Do you mean your route it under left and right, (before closing) out from under left and right flap up to pin and then back down and stow excess regularly?



If you read the Vector 2 tandem manual, it is the way how to route the drogue briddle with this tandem.

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Yes

Pilot chute in tows ARE preventable

If you have one then you did not "prevent it"



WOW! That is a powerful statement right there.

To answer the OP question NO they are not 100% preventable. However I would argue they are about 99% preventable

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Pilot chute in tows ARE preventable



I'd say most, but not all. I saw one where the pin punched through the bridle.... Never saw that coming and there was nothing we could have imagined to prevent it.

Of course I would say most malfunctions are avoidable, but not all.
"No free man shall ever be debarred the use of arms." -- Thomas Jefferson, Thomas Jefferson Papers, 334

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Pilot chute in tows ARE preventable



I'd say most, but not all. I saw one where the pin punched through the bridle.... Never saw that coming and there was nothing we could have imagined to prevent it.

Of course I would say most malfunctions are avoidable, but not all.



Those are preventable, proper slack on the bridle and correct routing.
"I may be a dirty pirate hooker...but I'm not about to go stand on the corner." iluvtofly
DPH -7, TDS 578, Muff 5153, SCR 14890
I'm an asshole, and I approve this message

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Pilot chute in tows ARE preventable

I'd say most, but not all. I saw one where the pin punched through the bridle.... Never saw that coming and there was nothing we could have imagined to prevent it.

Of course I would say most malfunctions are avoidable, but not all.

Those are preventable, proper slack on the bridle and correct routing.



I personally don't believe the industry completely understands the cause of that specific malfunction. Fortunately, it's rare, and dealing with it is straightforward.

While the advice given is good, I don't think it's been proven to solve the problem.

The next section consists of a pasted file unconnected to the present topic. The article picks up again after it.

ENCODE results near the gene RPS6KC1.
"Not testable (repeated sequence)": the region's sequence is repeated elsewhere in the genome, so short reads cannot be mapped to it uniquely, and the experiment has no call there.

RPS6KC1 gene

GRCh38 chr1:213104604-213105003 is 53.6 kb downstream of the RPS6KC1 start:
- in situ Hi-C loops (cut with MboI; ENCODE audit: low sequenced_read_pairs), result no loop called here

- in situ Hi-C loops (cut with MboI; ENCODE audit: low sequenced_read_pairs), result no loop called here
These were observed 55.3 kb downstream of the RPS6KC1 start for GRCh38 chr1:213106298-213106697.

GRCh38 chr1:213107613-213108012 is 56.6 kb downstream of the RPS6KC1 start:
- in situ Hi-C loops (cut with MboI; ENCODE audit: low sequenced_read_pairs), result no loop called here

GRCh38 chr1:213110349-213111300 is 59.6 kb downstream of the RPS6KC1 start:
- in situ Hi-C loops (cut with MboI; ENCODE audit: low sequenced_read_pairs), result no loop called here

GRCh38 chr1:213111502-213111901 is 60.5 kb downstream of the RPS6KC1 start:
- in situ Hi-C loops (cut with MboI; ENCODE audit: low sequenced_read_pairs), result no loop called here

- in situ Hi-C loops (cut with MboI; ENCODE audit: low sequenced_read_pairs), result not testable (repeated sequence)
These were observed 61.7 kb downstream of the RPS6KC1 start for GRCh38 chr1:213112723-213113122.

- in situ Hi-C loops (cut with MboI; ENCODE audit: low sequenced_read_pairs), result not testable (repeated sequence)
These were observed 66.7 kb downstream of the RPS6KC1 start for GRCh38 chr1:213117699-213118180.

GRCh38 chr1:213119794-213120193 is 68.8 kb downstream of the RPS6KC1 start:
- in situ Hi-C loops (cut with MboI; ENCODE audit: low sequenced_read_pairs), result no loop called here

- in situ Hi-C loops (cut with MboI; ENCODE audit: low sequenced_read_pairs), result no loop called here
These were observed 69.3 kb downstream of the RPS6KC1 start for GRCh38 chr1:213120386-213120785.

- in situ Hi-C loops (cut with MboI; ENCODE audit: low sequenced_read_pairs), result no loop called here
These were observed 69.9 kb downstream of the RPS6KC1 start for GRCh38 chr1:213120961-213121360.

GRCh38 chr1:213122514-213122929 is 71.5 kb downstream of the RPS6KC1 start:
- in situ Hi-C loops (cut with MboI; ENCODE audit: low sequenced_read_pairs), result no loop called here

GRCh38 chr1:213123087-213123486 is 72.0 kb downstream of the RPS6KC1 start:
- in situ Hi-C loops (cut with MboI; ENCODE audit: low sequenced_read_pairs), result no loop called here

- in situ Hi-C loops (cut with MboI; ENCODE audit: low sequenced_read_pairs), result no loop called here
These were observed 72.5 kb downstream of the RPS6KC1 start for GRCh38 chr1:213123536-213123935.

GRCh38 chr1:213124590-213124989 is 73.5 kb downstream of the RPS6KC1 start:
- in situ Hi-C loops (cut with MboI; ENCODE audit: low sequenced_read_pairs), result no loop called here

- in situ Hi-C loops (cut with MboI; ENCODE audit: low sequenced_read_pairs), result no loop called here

_Am
__

You put the fun in "funnel" - craichead.

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Those are preventable, proper slack on the bridle and correct routing.



I disagree... the jumper in question put the velcro together and had the bridle routed correctly.

Fact is that sometimes crazy things that are 1/million happen.

And due to that you cannot claim that "Pilot chute in tows ARE preventable" you could claim that MOST are, but that was not the claim that was made.

And again, you could claim that MOST malfunctions are preventable

* bad packing
* bad maintenance
* bad body position
* bad gear selection
"No free man shall ever be debarred the use of arms." -- Thomas Jefferson, Thomas Jefferson Papers, 334

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http://vimeo.com/19921378

A few contributing factors in this one.
FWIW, the rig/PC are brand new with fewer than 20 jumps.



Rig, PC both brand new, less than 20 jumps on it?

Seems like your video says 'Shrunk Kill Line' Right there on the intro.

Now, what the hell are they using for a kill line that has managed to shrink that far in LESS THAN 20 jumps?
"I may be a dirty pirate hooker...but I'm not about to go stand on the corner." iluvtofly
DPH -7, TDS 578, Muff 5153, SCR 14890
I'm an asshole, and I approve this message

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Fact is that sometimes crazy things that are 1/million happen.



I had, but lost on a 'puter hard drive blitz-out a couple of years ago, a picture of a PCIT caused by the point of the main pin getting trapped in the inspection window of a collapsible PC.
My reality and yours are quite different.
I think we're all Bozos on this bus.
Falcon5232, SCS8170, SCSA353, POPS9398, DS239